Honor Loki Month – 8 Hours in Iceland

Since there are only about five minutes left of Honor Loki Month, I decided it was finally time to share a silly, sorta shallow, little story about an experience my husband and I had with The Trickster during an 8-hour layover in Iceland last month.  If you are looking for something profound and nuanced, a meaningful spiritual reflection on this great divine figure, then I strongly suggest you look elsewhere.  In fact, here are some suggestions:

  • Galina Krasskova’s amazing series of Loki Project posts (as most of you probably already know, Galina instigated Honor Loki Month and her fabulous idea was subsequently the catalyst for all the great posts listed here)
  • An exquisitely powerful series of poems by Sarenth Odinsson in honor of Loki
  • Elizabeth Vongvisith’s wonderful posts:  A Month for Loki
  • P. Sufenas Virius Lupus has written a fascinating set of posts (with great images!):  In Praise of Loki (and kin/friends)
  • Valiel wrote four beautiful poems for  A Month with Loki
  • And one of my favorite contemporary pagan poets, the always-brilliant Sannion, wrote two excellent poems, “Bravo Loki” and “I’m sure you know him better than I do” (that second title could be the subtitle to my story below)

So go read those posts if you want to learn something new about Loki from the perspective of some of his most eloquent modern devotees.  But if you want to hear a light-hearted, admittedly shallow, tongue-in-cheek, and mildly homoerotic true story about one (predominantly) Hellenic pagan’s experience with Loki, which involves about two dozen ridiculously hot and shirtless Icelandic guys (no photos unfortunately), then by all means keep reading.


8 Hours in Iceland
(or, I’m sure you know him better than I do)

Eight hours.  We get eight hours in Iceland!  What will we do?  Where will we go?  How much can we see in eight hours?  I want to see something beautiful!  Reykjavík is supposed to be the most charming city, with beautiful architecture and art museums, surrounded by natural hot springs.  For years I’ve heard that Iceland is one of the most beautiful countries in the world . . . with possibly the highest quality of life in the world . . . a magical land with universal health care, full marriage equality, and a lesbian Prime Minister!  This is the country that recognized Ásatrú as a legal religion back in 1973 and where over 60% of the population still believes in elves!  The country that gave us Sigur Rós!  And the sheer beauty of the natural landscape . . . have you seen that Björk video?  (No, not the one where she turns into a polar bear.  And not the one where she gets eaten by a teddy bear.  You know the one . . . it’s the “Iceland has the most beautiful natural landscape in the world, don’t you wish you lived here?” one.)  Anyway, the point is that Iceland is beautiful and gay-friendly and pagan-friendly and we only have eight hours to spend there!  What will we do?  Where will we go?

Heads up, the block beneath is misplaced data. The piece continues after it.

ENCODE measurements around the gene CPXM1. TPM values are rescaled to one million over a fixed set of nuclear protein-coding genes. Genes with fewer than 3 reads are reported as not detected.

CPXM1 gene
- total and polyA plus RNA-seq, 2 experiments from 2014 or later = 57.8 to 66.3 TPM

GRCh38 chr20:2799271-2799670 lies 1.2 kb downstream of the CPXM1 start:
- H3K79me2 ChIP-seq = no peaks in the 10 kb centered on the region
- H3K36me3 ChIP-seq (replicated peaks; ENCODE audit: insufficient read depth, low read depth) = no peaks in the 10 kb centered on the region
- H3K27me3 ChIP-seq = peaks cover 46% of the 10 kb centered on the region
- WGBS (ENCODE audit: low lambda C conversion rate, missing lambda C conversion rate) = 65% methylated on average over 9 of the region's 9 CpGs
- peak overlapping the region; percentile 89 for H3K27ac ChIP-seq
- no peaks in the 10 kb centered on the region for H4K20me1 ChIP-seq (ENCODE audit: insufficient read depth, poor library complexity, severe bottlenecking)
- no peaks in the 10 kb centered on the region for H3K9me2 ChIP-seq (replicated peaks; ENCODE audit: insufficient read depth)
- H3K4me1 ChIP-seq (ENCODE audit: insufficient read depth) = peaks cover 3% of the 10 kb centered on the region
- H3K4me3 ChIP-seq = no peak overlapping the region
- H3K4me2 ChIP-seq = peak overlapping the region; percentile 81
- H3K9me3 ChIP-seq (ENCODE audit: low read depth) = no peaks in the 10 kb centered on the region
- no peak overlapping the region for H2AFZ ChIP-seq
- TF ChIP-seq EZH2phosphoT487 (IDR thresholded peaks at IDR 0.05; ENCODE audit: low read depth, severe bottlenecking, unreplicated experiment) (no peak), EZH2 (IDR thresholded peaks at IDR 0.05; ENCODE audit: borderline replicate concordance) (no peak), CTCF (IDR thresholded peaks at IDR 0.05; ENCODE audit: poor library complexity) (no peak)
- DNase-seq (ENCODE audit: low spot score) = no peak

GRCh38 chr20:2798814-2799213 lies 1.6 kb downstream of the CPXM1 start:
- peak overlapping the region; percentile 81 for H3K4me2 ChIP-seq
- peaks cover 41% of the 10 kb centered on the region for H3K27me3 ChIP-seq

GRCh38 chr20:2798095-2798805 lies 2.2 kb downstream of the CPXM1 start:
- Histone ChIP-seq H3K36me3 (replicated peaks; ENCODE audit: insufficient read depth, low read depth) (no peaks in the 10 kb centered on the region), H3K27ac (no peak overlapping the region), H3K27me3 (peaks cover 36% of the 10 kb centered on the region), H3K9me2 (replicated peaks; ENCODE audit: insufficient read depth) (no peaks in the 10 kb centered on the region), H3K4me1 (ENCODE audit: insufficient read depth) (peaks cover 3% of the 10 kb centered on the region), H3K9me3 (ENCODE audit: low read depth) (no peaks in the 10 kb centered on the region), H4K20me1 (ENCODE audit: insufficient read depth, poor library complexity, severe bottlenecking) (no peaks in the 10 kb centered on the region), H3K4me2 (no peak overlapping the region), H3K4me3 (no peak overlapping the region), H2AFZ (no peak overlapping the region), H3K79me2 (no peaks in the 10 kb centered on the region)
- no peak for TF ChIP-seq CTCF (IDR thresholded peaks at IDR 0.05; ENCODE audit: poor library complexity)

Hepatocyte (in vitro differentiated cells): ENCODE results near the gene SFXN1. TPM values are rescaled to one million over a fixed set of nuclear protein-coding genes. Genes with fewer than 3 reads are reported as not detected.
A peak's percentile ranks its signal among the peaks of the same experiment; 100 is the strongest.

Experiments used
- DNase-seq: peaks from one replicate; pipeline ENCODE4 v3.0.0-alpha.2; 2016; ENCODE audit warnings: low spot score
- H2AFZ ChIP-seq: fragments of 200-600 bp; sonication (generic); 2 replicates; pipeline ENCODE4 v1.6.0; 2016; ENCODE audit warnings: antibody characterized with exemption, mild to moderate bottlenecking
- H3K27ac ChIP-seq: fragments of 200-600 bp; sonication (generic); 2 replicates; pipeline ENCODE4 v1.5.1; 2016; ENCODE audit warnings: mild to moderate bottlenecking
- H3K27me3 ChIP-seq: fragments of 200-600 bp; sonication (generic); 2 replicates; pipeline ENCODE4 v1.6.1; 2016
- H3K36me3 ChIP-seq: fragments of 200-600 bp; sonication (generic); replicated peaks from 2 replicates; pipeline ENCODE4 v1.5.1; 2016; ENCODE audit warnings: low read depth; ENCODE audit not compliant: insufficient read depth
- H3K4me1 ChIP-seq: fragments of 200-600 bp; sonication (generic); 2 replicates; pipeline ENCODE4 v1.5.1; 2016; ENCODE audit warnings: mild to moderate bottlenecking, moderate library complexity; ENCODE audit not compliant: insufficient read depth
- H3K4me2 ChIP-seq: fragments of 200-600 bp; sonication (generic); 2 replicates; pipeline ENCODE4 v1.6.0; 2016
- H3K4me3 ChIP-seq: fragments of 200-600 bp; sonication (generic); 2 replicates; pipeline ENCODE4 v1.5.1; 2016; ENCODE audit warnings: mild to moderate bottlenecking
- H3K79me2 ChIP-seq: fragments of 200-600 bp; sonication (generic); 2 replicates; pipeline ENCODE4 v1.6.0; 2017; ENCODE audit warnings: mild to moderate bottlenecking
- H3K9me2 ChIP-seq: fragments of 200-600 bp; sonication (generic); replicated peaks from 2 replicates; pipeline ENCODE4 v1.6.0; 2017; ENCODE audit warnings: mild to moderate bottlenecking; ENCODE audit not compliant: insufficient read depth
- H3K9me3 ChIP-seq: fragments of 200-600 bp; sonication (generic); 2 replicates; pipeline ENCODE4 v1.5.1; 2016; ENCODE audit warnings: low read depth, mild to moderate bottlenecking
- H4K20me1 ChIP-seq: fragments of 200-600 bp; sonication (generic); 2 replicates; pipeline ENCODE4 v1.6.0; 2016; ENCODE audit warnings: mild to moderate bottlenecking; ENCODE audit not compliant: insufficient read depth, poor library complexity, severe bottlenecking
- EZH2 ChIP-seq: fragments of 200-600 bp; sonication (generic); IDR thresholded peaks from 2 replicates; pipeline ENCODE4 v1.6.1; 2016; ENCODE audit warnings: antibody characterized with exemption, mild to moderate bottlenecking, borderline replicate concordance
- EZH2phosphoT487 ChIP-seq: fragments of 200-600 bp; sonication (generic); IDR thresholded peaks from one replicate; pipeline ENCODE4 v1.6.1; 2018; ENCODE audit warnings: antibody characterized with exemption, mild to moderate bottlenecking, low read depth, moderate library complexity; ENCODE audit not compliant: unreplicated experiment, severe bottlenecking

My husband, Wildstar, is completely exhausted from our month-long business trip in France.  And the fact that our friends in Paris decided to throw us a party on the night before our incredibly long and grueling flight home, which left us with only about an hour’s sleep, did not help the matter.  “You’re in charge,” he says. “I can barely keep my eyes open.”  I had hoped to have time to plan this trip in advance, but for a host of reasons that wasn’t in the cards.  And it’s a fairly short flight from Paris to Reykjavík . . . time to Google.

First things first.  We’re both going to be cranky if we don’t eat.  I need to find somewhere reasonably priced for lunch, preferably in a central area near the one museum I’m dying to see, The Culture House, which has the oldest known manuscripts of the Eddas and the Sagas on display.  And I’d prefer to eat some actual, traditional Icelandic food, especially since I’ve never actually tried it before.  (I can never understand those American tourists who go to McDonalds and Starbucks when they’re visiting other countries.  I don’t want to patronize those places here if I have a choice in the matter . . . let alone when I’m visiting someplace new.  I’ll try the local cuisine, thank you very much.)  Google, google.  Aha! Found a Reykjavík restaurant site where I can put in my preferred search parameters . . . reasonably priced, check . . . central location, check . . . traditional Icelandic cuisine, check . . . search . . . only one result!  And it’s called none other than (*drum roll*) . . . Café Loki!  Perfect!  That morning I had literally *just* read Galina Krasskova’s blog post announcing Honor Loki Month for July.  There are no coincidences, right? Café Loki it is.

So a couple hours later, our plane lands.  It took us quite awhile to go through customs.  We got lost in the airport (which is nearly impossible to do, since the airport is rather tiny, but we were really, really tired and groggy from the night before).  We just missed the shuttle to Reykjavík and had to wait nearly an hour for the next one.  And the shuttle itself would take about an hour each way . . . our eight hours in Iceland was rapidly evaporating!

Once we were finally on the shuttle, though, two things were immediately clear.  1) The people we encountered in Iceland were possibly the most gracious, hospitable, helpful, and just plain kind people I’ve ever encountered.  2) One day we would have to return for an extended stay, because there was absolutely no way we would have time to see much of the beautiful, and I daresay mythical landscape of this incredible place.  The view from the shuttle bus window was eerie and fascinating, but it certainly wasn’t like that Björk video. (No, not the one where she turns into a polar bear).  We would need to stay longer and travel further if we wanted to see a volcano or a glacier or natural hot springs.  I wanted to see something beautiful!